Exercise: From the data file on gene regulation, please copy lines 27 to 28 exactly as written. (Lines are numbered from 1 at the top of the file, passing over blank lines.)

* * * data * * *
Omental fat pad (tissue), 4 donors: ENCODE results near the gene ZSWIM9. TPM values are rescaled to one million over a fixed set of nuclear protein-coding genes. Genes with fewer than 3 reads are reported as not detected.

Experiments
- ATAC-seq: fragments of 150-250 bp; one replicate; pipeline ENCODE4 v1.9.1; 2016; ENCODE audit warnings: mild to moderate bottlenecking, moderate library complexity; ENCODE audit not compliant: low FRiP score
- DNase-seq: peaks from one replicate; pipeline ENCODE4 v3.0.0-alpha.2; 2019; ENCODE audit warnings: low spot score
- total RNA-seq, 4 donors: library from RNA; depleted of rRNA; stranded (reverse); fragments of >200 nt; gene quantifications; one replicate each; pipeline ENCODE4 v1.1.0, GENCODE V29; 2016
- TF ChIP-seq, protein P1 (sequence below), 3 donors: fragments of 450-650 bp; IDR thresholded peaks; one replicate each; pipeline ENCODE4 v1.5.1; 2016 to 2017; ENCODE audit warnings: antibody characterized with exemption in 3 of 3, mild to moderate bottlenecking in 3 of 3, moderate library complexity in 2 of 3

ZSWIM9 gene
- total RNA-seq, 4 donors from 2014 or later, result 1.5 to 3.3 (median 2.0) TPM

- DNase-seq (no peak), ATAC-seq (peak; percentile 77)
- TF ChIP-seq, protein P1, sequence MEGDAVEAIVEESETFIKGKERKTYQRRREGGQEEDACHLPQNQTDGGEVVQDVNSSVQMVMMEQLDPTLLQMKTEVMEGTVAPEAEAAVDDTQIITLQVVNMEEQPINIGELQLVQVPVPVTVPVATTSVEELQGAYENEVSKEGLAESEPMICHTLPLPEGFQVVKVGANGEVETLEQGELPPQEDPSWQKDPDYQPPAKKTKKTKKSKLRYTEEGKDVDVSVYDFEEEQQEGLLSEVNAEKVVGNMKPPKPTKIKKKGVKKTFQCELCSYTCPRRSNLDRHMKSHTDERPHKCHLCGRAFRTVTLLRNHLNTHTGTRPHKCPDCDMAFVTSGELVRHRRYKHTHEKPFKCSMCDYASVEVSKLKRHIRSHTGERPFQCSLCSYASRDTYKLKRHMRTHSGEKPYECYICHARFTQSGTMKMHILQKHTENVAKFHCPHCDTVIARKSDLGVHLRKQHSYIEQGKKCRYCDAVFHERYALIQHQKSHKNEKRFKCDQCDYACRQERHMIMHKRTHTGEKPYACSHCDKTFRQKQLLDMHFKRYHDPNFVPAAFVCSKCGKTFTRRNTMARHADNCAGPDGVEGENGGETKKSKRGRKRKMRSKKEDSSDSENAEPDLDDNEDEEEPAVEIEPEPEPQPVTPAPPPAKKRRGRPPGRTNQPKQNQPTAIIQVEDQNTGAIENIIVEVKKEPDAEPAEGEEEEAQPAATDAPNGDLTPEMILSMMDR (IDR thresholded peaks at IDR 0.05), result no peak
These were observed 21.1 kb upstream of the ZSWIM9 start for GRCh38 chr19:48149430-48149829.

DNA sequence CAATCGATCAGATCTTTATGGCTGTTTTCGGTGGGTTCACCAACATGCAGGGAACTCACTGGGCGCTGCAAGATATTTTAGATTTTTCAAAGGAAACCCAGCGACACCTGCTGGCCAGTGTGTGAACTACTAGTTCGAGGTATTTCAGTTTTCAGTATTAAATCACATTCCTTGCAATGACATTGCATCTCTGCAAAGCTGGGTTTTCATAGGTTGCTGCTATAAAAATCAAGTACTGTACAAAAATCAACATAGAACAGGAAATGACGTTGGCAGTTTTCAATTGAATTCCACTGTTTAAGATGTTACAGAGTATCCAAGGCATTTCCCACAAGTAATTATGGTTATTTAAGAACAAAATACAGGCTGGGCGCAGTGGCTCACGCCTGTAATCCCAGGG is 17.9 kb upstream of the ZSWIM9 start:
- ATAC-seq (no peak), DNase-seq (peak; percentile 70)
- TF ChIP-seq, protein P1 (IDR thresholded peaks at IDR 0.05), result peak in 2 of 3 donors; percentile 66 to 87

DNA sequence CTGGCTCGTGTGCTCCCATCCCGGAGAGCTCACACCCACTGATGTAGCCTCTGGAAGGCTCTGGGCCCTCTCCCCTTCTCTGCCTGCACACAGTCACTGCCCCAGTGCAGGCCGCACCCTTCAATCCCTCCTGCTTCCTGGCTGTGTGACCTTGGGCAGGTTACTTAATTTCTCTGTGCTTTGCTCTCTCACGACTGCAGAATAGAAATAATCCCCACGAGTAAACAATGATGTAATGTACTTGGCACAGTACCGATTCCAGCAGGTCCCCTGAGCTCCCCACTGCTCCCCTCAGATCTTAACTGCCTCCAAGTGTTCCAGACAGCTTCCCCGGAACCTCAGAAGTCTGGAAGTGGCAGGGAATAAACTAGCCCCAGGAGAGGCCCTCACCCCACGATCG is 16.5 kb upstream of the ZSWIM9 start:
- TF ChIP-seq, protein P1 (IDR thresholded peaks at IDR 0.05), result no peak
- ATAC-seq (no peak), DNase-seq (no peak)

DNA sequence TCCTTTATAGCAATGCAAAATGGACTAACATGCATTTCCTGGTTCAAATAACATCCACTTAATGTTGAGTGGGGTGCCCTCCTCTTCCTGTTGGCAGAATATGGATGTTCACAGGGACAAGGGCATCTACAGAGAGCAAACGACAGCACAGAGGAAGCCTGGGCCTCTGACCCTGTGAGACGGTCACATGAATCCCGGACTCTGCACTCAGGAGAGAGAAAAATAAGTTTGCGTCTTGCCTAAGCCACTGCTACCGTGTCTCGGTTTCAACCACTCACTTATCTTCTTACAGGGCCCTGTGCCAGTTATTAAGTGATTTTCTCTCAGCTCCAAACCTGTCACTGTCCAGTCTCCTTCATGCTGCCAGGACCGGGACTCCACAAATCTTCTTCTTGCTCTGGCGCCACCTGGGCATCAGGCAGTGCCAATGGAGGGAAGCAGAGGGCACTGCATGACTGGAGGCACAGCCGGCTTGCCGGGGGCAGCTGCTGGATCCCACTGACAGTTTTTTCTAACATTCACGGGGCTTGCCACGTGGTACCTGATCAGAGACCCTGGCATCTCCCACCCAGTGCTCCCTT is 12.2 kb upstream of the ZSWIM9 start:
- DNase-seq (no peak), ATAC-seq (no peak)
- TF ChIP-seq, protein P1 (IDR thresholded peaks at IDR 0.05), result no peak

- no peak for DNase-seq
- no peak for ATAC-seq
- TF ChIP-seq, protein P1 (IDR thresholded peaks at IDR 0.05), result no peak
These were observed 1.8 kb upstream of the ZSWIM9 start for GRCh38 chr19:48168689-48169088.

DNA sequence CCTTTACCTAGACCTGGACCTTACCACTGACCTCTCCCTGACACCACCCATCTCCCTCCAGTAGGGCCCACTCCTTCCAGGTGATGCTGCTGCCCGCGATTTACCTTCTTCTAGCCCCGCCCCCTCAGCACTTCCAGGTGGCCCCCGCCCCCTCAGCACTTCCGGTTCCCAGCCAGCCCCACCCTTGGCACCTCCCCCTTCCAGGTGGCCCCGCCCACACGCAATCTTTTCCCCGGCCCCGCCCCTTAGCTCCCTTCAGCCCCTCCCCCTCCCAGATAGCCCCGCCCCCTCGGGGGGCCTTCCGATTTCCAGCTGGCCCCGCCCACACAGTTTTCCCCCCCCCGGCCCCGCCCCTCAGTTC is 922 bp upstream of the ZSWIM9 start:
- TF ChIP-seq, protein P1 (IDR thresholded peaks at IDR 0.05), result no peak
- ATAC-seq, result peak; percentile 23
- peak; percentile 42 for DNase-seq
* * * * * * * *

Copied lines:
- ATAC-seq, result peak; percentile 23
- peak; percentile 42 for DNase-seq